This protection is .... national protection, recognition of the individual in the face of foreign nations, as a member of the State, and assertion of his security and rights abroad as well as at home.

We have used the phrase " Australian citizen" in this clause without defining what it means. I do not believe that the phrase is to be found in any Federal Act.


Senator Guthrie - Except in the Naturalisation Act.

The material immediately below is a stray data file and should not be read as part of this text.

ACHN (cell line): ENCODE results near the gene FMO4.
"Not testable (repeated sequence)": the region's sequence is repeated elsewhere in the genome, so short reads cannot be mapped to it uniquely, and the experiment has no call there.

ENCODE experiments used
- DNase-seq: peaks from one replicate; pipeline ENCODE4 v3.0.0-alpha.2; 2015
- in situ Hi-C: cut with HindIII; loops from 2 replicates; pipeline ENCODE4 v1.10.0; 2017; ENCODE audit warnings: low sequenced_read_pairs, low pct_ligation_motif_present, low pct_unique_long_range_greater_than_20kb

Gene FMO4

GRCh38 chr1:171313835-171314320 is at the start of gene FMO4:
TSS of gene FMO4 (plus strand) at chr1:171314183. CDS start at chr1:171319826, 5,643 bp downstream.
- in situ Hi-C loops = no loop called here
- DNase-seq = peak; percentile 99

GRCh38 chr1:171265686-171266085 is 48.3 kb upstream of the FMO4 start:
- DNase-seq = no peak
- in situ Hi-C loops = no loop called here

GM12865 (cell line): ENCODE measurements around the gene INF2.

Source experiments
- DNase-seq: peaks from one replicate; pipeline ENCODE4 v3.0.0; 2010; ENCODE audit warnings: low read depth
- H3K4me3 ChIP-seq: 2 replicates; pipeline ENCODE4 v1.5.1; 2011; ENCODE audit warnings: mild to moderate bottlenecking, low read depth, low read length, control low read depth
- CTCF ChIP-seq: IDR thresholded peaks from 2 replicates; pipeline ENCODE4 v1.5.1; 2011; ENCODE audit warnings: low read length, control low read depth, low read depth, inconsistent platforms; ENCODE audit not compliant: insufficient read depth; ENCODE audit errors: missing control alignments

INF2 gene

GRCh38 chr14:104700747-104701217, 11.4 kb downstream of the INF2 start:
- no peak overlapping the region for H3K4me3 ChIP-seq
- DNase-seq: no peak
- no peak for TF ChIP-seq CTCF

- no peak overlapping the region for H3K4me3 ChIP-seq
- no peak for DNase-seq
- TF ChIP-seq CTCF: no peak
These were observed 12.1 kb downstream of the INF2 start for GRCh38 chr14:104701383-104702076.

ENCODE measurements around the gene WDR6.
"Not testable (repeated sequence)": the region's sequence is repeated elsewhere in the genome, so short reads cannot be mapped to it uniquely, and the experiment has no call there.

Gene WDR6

Senator CHATAWAY - I do not know that the phrase is used there. At any rate, it is not defined here; and it certainly is not covered by the judgment that has been quoted. I presume that an Aus-' tralian citizen is either a natural-born Australian or a person who has been naturalized in Australia, or, at all events, one who has; gained the franchise here. I am still impressed by the idea that we are making a great mistake in saying to foreign countries, " When your ships arrive in Australia, any man on board who can claim that he is an Australian, may break his articles." No provision is made to the effect that a man making this claim must prove that he is an, Australian citizen. I remind honorable' senators of what occurred a few years ago.' A great outcry was raised in South Africa' about a large number of " Australian citizens ' ' who were left stranded after the' war. The Commonwealth Government,, and I think some State Governments also, contributed money to enable those people to be brought to Australia. A number came over. We know the very unpleasant subsequent history of a considerable percentage of them. Those who read the Police Court reports, and other reports, which appeared soon after they arrived in this country, know what sort of people they were. It was to the interests of the Governments concerned to find out who were Australian citizens then. Yet, it is doubtful whether all the persons brought over were Australian citizens in fact. In this: case, we are going to lay ourselves open,' not only to the danger of being deceived5 by the use of this phrase, but, under ' Senator Sayers' amendment, either British' or Australian citizens would be able to claim exemption. I should be glad to see the proviso struck out; but, as that cannot be done, I enter my strongest protest against it. I have every reason to hope that when the Bill reaches another place, the proviso will be relegated to the dark-' ness from which it ought never to have' emerged.